3 - Why would a welshman want to pay 200 for you to find out where you came from? They want to find out where they came from and it ain't America! For them to be really interested in DNA testing they would need to be able to find out who they matched back across the water in Continental Europe. But not many Continental Europeans seem to have tested compared to the Welsh. Something sounds familiar about this ;-) And what would it take to get more Continental Europeans to test? Eastern Europeans! And what would it take to get more Eastern Europeans to test? Turkish? Iranians? And so on and so on... Existing DNA databases contain few results that are of interest to the Welsh.


    2 things you COULD do to get more Welsh to test are;

    a] Decrease test costs markedly or subsidize Welsh testing (perhaps contact Welsh Family History societys to find volunteers - http://www.fhswales.org.uk/members.htm if you want to go down this route)

    b] Make some DNA discoveries that are of great historic relevance to the Welsh (if you tell a Welshman that most Welsh are L21 (as you asserted), and so are all related, it is more likely to result in you getting your lights punched out than in them getting their DNA tested! ;-) ).
    1. The U.S. economy isn't good, either.

    2. I think there are still plenty of Welsh people left. Besides, I was talking about y-dna, which requires only patrilineal Welsh descent, in most cases signified by possession of a Welsh surname.

    3. I would not try to convince a Welshman to spend his money on y-dna testing by arguing that it would help me. Honestly, I'm not sure how I would try to convince a native Welshman to test. Perhaps the best argument for testing might be its ability to make connections to the history of the peopling of Wales and of Britain in general. As far as cost goes, y-dna testing is available for a lot less than 200. Currently, an entry-level, 12-marker y-dna test can be had from FTDNA for about 32. Continental testing, while lagging behind Isles testing, is not non-existent. The database of continental y-dna results is actually pretty large.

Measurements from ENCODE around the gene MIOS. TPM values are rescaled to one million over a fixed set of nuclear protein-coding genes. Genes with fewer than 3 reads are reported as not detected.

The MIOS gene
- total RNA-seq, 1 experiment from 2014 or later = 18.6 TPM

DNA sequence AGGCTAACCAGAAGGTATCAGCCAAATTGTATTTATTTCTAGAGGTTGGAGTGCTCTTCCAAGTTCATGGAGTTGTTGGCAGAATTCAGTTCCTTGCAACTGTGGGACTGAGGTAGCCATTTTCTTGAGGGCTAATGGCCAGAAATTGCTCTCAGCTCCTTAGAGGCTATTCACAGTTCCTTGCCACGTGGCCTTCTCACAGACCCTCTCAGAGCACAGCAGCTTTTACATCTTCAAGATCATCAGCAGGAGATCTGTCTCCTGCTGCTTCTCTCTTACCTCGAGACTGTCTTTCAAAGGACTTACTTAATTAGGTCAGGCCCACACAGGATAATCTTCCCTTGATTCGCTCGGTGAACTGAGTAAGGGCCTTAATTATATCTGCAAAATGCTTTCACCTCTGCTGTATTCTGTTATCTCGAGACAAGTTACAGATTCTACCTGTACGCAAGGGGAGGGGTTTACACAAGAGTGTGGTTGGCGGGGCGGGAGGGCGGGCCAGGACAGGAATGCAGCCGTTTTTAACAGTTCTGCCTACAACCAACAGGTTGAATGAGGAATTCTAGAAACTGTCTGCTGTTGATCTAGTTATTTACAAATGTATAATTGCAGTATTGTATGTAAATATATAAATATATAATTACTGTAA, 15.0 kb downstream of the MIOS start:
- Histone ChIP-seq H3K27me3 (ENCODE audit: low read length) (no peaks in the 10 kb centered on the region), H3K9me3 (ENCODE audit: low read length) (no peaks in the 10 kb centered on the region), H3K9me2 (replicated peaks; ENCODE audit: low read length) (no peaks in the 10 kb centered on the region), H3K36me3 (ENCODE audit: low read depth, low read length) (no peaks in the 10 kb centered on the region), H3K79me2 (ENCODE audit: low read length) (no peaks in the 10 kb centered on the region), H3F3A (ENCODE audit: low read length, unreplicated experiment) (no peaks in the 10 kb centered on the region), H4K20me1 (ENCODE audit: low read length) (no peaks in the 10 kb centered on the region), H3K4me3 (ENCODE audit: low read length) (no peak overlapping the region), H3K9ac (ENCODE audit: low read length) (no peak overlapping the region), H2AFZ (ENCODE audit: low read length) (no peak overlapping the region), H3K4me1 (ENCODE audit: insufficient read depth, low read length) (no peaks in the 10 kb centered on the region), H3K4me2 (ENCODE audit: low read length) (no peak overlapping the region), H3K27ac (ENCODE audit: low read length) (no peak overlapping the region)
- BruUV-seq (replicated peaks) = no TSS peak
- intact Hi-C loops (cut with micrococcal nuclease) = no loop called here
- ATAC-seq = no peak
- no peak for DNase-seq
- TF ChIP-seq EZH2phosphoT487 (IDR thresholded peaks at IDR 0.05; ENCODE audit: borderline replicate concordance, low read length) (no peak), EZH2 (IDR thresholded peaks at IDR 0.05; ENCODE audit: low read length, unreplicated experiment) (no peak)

DNA discoveries of great historical significance to the Welsh have already been made; L21 is one of them. I doubt that finding a y-dna connection to the ancient Britons, and to the Celts in general, would upset a Welshman, quite the contrary.

    National origin in FTDNA's Ancestral Origins database is based on where one's most distant y-dna ancestor came from, not on where the test subject happens to reside now. In other words, many if not most of those listed as Welsh are no doubt Americans, Canadians, Australians, New Zealanders, etc. The same is true for all of the other nationalities in the Ancestral Origins database. That is why it is called Ancestral Origins, after all. For example, I have a 105/111 match who is a Canadian citizen living in British Columbia but whose y-dna ancestor came from Wales. I have a 65/67 match who also lives in Canada (I forget where), has a Welsh surname, but who was born in Worcester, England.

    It would be nice to get more y-dna test results from Welshmen who actually live in Wales, but results from the Welsh diaspora are good, too, and undoubtedly easier to get, since there are probably more Welshmen outside of Wales than in it.
    Last edited by rms2; 08-11-2013 at 01:02 PM.

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    Quote Originally Posted by PeterRabbit View Post
    Bear in mind;

    1 - The British Economy is still well and truly shafted. Although recent figures have shown some improvement there is a fair amount of statistical frigging going on, i.e. Less people are being allowed to claim unemployment benefits, people are working part time instead of full, graduates/school leavers are taking unpaid jobs, and so on, and although average wages are growing slightly they lag behind inflation so the average Brit is still getting poorer each year.